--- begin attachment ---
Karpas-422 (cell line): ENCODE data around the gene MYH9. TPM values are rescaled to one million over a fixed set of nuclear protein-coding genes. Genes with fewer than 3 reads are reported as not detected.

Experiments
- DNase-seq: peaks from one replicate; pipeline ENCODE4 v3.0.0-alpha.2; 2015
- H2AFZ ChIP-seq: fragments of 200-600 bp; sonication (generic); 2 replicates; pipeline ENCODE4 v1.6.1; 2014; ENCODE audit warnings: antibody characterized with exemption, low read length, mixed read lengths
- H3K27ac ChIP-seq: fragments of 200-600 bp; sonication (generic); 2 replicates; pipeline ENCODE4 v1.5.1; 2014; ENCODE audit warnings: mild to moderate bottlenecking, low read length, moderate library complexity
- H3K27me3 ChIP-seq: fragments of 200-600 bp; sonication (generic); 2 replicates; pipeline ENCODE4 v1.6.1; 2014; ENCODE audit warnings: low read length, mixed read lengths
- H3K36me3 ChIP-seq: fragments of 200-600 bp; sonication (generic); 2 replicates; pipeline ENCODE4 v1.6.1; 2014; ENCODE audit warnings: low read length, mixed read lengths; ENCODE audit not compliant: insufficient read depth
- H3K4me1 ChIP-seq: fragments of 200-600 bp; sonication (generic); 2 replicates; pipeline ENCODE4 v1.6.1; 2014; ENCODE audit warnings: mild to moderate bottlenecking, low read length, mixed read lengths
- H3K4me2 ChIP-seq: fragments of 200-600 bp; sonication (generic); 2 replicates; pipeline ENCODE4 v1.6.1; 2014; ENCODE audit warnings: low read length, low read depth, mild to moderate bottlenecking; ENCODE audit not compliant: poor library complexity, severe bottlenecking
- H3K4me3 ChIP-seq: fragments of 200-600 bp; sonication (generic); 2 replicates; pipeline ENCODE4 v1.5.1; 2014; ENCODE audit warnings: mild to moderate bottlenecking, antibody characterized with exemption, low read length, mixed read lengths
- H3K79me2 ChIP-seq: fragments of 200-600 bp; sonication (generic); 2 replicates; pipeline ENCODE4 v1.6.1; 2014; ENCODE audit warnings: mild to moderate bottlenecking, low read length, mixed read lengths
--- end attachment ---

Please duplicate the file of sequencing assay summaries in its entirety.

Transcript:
Karpas-422 (cell line): ENCODE data around the gene MYH9. TPM values are rescaled to one million over a fixed set of nuclear protein-coding genes. Genes with fewer than 3 reads are reported as not detected.

Experiments
- DNase-seq: peaks from one replicate; pipeline ENCODE4 v3.0.0-alpha.2; 2015
- H2AFZ ChIP-seq: fragments of 200-600 bp; sonication (generic); 2 replicates; pipeline ENCODE4 v1.6.1; 2014; ENCODE audit warnings: antibody characterized with exemption, low read length, mixed read lengths
- H3K27ac ChIP-seq: fragments of 200-600 bp; sonication (generic); 2 replicates; pipeline ENCODE4 v1.5.1; 2014; ENCODE audit warnings: mild to moderate bottlenecking, low read length, moderate library complexity
- H3K27me3 ChIP-seq: fragments of 200-600 bp; sonication (generic); 2 replicates; pipeline ENCODE4 v1.6.1; 2014; ENCODE audit warnings: low read length, mixed read lengths
- H3K36me3 ChIP-seq: fragments of 200-600 bp; sonication (generic); 2 replicates; pipeline ENCODE4 v1.6.1; 2014; ENCODE audit warnings: low read length, mixed read lengths; ENCODE audit not compliant: insufficient read depth
- H3K4me1 ChIP-seq: fragments of 200-600 bp; sonication (generic); 2 replicates; pipeline ENCODE4 v1.6.1; 2014; ENCODE audit warnings: mild to moderate bottlenecking, low read length, mixed read lengths
- H3K4me2 ChIP-seq: fragments of 200-600 bp; sonication (generic); 2 replicates; pipeline ENCODE4 v1.6.1; 2014; ENCODE audit warnings: low read length, low read depth, mild to moderate bottlenecking; ENCODE audit not compliant: poor library complexity, severe bottlenecking
- H3K4me3 ChIP-seq: fragments of 200-600 bp; sonication (generic); 2 replicates; pipeline ENCODE4 v1.5.1; 2014; ENCODE audit warnings: mild to moderate bottlenecking, antibody characterized with exemption, low read length, mixed read lengths
- H3K79me2 ChIP-seq: fragments of 200-600 bp; sonication (generic); 2 replicates; pipeline ENCODE4 v1.6.1; 2014; ENCODE audit warnings: mild to moderate bottlenecking, low read length, mixed read lengths